A traditional economic system is one that is built on time-tested modes of exchange and commerce, such as agriculture and direct trade with community members and neighbours. According to EconomyWatch.com, 400 million people still use traditional economic systems, as opposed to contemporary systems such as the market economic system.
The history of traditional economic systems is the story of organic modes of exchange in closely knit communities. This was the dominant mode of exchange since Neolithic (early agricultural) times, and perhaps even before. In developed nations traditional economies have been largely replaced by market economies and industrial economies, but traditional economies are still the norm in many developing regions.
Property in a traditional economy is almost always passed down within family lines, rather than bought and sold. Methods of earning a living tend to be stable and consistent as well, with individuals from farming families becoming farmers and individuals from grazing families becoming herders.
Most of the exchange taking place in a traditional economy occurs directly between the people who produce the goods and the people who use them. This type of trade has recently been dubbed "direct trade." It represents a radical concept in the modern world because it involves circumventing middlemen, but it is actually a return to a traditional system, albeit with fewer geographical limitations. Direct trade in traditional economies builds and cements relationships, and provides accountability: if you are not satisfied with the quality of an item, you can complain directly to the person who made it.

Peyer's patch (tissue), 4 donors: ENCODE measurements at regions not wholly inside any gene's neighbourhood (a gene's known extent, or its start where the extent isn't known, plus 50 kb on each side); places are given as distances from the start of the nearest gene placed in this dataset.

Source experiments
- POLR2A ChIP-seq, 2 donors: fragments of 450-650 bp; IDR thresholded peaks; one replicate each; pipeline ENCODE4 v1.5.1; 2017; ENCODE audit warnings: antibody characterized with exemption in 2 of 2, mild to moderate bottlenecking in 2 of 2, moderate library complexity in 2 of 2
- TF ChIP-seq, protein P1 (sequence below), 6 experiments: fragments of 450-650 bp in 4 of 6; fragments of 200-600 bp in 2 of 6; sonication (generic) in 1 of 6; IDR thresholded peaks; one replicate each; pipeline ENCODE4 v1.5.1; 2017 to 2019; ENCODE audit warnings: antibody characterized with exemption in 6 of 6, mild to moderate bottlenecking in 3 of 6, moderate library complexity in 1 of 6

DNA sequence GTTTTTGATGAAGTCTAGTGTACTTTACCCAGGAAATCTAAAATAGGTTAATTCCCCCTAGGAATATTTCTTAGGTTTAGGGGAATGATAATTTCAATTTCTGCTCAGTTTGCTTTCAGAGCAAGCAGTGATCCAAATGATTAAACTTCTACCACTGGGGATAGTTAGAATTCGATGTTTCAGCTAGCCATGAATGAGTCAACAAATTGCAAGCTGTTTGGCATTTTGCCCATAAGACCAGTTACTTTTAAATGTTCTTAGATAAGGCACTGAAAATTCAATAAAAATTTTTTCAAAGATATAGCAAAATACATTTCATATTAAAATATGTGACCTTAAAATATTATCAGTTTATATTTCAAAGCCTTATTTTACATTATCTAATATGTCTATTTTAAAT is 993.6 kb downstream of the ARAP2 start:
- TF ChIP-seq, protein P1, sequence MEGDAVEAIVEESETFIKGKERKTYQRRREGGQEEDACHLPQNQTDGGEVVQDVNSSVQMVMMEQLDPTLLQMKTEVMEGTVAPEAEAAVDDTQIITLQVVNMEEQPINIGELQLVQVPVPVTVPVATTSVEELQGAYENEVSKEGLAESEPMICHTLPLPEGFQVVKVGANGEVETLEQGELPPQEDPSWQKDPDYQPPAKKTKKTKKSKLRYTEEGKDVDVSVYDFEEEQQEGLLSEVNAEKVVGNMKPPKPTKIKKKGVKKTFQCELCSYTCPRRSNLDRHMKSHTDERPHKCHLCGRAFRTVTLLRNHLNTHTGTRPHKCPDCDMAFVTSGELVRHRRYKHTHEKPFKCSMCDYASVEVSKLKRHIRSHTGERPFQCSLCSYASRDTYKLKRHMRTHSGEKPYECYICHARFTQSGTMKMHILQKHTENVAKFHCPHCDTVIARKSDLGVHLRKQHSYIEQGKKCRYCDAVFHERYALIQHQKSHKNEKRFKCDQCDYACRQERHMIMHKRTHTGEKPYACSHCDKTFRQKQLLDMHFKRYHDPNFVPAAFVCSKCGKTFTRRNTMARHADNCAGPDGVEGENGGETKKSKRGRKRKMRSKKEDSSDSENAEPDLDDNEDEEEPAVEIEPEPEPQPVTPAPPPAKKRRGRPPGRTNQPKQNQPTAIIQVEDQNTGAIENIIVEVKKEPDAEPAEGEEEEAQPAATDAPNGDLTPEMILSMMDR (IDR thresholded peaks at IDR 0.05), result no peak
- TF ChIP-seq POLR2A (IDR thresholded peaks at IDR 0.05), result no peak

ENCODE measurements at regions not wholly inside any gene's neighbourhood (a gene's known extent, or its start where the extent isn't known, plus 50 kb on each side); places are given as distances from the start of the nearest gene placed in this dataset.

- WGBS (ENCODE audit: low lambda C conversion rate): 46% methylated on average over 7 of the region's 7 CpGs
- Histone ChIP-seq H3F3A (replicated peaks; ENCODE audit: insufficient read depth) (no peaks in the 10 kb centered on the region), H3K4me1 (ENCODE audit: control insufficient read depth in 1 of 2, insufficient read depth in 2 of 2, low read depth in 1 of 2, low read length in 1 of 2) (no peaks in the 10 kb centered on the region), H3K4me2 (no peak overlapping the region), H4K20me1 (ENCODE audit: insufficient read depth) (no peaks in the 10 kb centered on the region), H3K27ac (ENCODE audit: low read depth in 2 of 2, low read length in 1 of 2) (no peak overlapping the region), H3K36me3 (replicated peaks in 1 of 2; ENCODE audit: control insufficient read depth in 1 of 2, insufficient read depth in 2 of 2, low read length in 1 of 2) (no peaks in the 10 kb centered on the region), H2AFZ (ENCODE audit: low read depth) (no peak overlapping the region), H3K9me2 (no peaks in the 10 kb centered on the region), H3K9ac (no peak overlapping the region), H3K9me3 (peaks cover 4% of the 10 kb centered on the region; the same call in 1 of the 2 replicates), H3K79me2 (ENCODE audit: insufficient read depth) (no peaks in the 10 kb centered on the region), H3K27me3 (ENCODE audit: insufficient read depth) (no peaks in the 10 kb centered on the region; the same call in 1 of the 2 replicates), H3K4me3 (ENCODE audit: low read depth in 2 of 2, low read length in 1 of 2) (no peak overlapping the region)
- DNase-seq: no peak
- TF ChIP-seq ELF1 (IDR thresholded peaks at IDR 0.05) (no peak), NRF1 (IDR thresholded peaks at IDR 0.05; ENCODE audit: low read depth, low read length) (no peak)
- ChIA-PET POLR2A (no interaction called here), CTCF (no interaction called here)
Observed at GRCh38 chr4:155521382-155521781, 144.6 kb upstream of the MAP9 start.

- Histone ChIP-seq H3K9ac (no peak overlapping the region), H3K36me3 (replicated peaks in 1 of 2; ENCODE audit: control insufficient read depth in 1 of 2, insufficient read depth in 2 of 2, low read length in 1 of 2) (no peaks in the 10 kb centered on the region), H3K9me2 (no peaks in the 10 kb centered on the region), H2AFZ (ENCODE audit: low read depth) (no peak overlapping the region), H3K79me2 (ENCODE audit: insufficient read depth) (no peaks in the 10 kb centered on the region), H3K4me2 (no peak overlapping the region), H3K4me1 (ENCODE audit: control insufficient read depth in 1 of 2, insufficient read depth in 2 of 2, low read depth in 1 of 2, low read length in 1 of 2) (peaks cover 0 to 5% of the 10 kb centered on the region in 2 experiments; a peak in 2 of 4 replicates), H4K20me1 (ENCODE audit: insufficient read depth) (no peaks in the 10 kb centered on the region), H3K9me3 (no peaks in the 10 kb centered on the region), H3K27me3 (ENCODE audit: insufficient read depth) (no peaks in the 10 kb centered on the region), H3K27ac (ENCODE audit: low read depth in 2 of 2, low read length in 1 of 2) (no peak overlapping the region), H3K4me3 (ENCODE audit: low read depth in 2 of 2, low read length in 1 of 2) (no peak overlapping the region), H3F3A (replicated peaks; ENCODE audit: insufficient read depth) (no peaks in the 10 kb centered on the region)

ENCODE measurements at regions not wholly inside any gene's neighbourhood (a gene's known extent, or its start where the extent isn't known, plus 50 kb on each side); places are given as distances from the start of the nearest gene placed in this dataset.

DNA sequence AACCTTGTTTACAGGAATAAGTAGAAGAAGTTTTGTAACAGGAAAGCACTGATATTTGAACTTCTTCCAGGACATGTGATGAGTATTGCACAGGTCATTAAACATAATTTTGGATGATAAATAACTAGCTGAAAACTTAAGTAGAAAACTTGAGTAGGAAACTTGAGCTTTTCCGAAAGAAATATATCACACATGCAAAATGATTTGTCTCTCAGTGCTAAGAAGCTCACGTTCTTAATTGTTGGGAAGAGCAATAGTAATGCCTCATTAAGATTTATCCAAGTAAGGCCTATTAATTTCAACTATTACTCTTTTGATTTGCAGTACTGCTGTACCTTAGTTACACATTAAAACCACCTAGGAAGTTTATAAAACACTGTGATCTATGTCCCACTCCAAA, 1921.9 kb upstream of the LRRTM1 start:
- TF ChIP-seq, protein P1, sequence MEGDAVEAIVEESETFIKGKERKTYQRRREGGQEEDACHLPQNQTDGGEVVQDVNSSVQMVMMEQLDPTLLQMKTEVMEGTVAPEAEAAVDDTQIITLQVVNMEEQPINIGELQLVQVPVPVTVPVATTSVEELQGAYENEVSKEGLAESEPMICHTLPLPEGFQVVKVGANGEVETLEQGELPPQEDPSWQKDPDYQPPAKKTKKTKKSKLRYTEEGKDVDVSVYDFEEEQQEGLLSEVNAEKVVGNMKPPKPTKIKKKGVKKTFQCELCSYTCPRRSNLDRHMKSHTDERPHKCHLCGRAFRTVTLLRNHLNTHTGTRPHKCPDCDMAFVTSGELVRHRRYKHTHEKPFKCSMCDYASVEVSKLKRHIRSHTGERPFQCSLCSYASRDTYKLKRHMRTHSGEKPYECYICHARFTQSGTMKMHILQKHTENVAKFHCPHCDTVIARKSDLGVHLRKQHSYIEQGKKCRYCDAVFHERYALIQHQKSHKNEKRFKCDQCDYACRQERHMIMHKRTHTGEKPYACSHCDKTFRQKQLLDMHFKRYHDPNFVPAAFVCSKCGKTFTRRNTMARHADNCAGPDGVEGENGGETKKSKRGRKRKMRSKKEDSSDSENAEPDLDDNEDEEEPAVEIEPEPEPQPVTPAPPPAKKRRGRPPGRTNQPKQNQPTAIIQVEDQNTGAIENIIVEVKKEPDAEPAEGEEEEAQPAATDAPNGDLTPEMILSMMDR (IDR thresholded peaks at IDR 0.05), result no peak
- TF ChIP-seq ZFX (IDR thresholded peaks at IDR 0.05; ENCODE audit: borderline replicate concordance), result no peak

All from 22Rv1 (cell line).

Most people living and working in traditional economies don't have jobs per se, but rather do whatever work is necessary to provide for their own and their family's basic needs. They produce many of their own staples, rather than purchasing them. Although this may sound like hard work, Marshall Sahlins, in his seminal anthropological work, "Stone Age Economics," writes that individuals in indigenous cultures tend to only work an average of four hours per day.
Individuals living in traditional economic systems tend to direct their activities toward meeting their own and their families' basic needs, rather than generating a surplus and trading it for unnecessary consumer products. This is known as a "subsistence economy." Although we think of subsistence as the state of barely eking out a living, it is also an orientation which sees the act of meeting basic needs as sufficient in itself, rather than a mere step toward having enough resources to start accumulating merchandise.
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